"If they move, kill 'em."
The film's opening ambush following a failed bank robbery in a Southwestern Texas border town, and the bloody finale signaled by the courageous, heroic march of the four remaining gang members to face ruthless General Mapache (Emilio Fernandez) and his army for a showdown - a slow-motion massacre-shoot-out as the Wild Bunch suicidally attempted to rescue Angel (Jaime Sanchez) from 1,000 Mexicans.
Director Don Siegel's sensational film was a seminal vigilante film of the decade, appealing especially to male audiences because of its overt violence and occasional glimpses of nudity. The duelling combatants (the cop and the criminal) throughout the film - an individualistic, unconventional, neo-fascist, politically-incorrect super-hero police detective with a .44 Magnum weapon who threw away the rule book, and his complementary opposite - a pathological, malevolent and sadistic criminal named Scorpio (Andy Robinson) (based on the real Zodiac Killer) who demanded an extortionist ransom of $100,000, both shared traits of brutal violence and insanity.
Steely-eyed Clint Eastwood in a career-boosting role portrayed the title character, a maverick, renegade San Francisco cop named Inspector "Dirty" Harry Callahan ("Inspector 71") who was famous for sarcastic one-liners.
"I know what you're thinking. Did he fire six shots or only five? Well, to tell you the truth, in all this excitement, I've kinda lost track myself. But being as this is a .44 Magnum, the most powerful handgun in the world, and would blow your head clean off, you've got to ask yourself one question: Do I feel lucky? Well, do ya punk?"
"No wonder they call him Dirty Harry. Always get the s--t-end of the stick."
Opening scene of a bank robbery with the taunt of Dirty Harry toward the the wounded bank robber (Albert Popwell) on the sidwalk.
Also, the confrontation with Scorpio on the field in the middle of the football stadium.
And the final hi-jacked school bus scene (with Harry riding on the top of the bus) and quarry gun battle ending when the wounded killer heard another challenge with the same famous threatening lines of dialogue.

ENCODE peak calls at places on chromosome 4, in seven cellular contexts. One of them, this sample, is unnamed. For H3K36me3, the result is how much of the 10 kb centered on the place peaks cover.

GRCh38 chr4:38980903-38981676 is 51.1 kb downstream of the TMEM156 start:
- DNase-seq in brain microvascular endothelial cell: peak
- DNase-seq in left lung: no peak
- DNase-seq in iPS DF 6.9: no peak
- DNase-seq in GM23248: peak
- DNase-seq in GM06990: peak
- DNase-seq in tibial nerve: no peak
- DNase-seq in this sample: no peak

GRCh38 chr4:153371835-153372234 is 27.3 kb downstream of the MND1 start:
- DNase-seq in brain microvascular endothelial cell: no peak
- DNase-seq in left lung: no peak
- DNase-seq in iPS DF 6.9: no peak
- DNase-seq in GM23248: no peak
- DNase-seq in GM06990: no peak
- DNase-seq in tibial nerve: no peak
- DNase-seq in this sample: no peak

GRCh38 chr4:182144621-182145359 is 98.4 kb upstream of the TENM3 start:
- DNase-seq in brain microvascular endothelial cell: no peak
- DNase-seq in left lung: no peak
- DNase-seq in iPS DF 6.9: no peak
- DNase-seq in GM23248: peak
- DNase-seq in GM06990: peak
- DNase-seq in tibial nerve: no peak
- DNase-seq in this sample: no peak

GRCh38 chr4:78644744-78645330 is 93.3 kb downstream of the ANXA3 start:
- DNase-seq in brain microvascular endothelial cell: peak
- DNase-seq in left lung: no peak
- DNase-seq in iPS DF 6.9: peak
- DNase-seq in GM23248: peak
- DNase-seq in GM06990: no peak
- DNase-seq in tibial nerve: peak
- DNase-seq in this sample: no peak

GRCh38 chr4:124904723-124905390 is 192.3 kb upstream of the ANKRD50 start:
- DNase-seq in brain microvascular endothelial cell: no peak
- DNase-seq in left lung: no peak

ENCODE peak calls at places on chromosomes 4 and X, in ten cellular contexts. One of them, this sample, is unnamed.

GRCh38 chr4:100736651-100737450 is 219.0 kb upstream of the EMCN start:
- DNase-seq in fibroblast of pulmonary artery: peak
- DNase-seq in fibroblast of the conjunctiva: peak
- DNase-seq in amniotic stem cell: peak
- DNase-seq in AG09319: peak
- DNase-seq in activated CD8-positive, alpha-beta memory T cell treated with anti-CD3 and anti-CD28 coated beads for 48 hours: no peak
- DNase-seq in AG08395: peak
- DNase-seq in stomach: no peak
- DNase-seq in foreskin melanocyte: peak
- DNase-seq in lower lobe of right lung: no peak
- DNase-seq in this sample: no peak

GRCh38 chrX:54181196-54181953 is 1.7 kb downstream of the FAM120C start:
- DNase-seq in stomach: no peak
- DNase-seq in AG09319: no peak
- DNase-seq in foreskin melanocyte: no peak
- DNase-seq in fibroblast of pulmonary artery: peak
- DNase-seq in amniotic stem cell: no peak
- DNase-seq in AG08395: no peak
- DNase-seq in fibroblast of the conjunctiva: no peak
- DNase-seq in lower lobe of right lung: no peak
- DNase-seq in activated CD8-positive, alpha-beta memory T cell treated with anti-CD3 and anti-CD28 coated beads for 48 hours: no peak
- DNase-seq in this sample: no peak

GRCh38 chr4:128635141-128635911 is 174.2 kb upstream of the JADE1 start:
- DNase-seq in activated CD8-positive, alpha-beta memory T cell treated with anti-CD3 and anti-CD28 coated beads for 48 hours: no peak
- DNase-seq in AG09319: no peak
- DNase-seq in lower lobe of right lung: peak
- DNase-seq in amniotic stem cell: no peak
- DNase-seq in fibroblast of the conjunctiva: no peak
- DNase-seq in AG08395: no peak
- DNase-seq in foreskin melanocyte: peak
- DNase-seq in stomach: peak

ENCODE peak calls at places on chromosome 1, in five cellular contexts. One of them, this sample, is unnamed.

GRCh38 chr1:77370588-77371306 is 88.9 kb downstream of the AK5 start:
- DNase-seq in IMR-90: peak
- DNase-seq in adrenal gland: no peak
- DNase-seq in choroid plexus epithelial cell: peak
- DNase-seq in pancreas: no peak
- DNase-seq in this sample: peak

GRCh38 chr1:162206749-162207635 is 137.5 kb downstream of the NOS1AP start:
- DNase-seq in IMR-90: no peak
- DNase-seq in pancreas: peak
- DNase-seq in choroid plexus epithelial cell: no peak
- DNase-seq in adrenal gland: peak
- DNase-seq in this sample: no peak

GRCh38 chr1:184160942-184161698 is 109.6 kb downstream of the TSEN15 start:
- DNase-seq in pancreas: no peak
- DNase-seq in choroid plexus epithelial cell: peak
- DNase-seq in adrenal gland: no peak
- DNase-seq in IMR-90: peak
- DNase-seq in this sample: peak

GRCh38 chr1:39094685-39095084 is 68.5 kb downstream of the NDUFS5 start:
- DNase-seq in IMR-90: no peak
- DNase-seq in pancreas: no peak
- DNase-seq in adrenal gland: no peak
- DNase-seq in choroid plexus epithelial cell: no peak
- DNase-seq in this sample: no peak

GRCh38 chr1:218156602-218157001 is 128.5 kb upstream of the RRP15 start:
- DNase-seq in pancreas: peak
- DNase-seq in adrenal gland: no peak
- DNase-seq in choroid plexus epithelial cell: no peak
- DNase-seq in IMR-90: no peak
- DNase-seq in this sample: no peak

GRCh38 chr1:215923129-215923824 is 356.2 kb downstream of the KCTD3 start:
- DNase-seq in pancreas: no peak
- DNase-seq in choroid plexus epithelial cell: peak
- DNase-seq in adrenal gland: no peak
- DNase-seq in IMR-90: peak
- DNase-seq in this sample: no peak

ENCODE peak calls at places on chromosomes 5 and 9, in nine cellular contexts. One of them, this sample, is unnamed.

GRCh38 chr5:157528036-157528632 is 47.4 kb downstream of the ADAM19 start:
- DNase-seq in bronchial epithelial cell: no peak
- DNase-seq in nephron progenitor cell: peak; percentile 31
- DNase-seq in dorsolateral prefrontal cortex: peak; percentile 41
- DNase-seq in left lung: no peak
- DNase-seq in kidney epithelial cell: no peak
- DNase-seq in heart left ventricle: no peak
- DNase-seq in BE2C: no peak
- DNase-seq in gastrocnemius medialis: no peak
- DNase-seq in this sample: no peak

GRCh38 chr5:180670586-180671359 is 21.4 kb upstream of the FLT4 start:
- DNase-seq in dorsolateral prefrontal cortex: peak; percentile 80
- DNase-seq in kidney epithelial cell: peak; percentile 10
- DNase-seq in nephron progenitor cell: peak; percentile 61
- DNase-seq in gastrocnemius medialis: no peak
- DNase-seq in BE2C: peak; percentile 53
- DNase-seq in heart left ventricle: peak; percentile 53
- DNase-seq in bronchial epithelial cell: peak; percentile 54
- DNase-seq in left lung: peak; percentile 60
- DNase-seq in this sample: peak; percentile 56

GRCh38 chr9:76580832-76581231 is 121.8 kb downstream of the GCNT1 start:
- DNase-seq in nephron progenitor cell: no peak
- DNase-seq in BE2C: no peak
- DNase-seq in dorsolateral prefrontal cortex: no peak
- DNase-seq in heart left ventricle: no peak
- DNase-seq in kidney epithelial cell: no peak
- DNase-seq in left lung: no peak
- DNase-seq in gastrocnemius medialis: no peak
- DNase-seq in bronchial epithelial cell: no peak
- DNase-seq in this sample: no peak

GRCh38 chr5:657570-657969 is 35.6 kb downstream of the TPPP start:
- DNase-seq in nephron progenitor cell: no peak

And the sequel: French Connection II (1975)
William Friedkin's film was a brilliant, fast-paced, brutally-realistic urban police/crime film - his commercial break-through film. The true-to-life film about the largest narcotics seizure of all time in 1962 was told with an innovative semi-documentary-style technique that conveyed the story with very few words. It unsympathetically showed the untiring, violent and abusive counter tactics of two New York narcotics detectives fighting crime and an international narcotics smuggling ring: the two were the vulgar, brutal, tireless, unlikable, maniacal and sadistic Jimmy "Popeye" Doyle (Gene Hackman) who toed the thin line between fighting crime and committing crimes himself, who passionately and obsessively pursued drug pushers with his partner Buddy "Cloudy" Russo (Roy Scheider).
During the film's most famous sequence, "Popeye" pursued, at 90 mph, a suspected drug dealer in a hijacked elevated subway train above him, driving a hijacked civilian car: ("Police emergency: I need your car"); during the chase, he - among other things - half-collided with another car, dodged a mother and her baby carriage, and side- swiped a delivery van, all the while furiously honking the car's horn and frantically switching from his brake to accelerator.
"I've got a man in Poughkeepsie who wants to talk to you. You ever been to Poughkeepsie? Huh? Have you ever been to Poughkeepsie?"
"All right, Popeye's here!"
The overhead subway-car chase scene.
(chronological, by film title)
Intro | Part 1 | Part 2 | Part 3 | Part 4 | Part 5 | Part 6 | Part 7 | Part 8 | Part 9 | Part 10
Part 11 | Part 12 | Part 13 | Part 14 | Part 15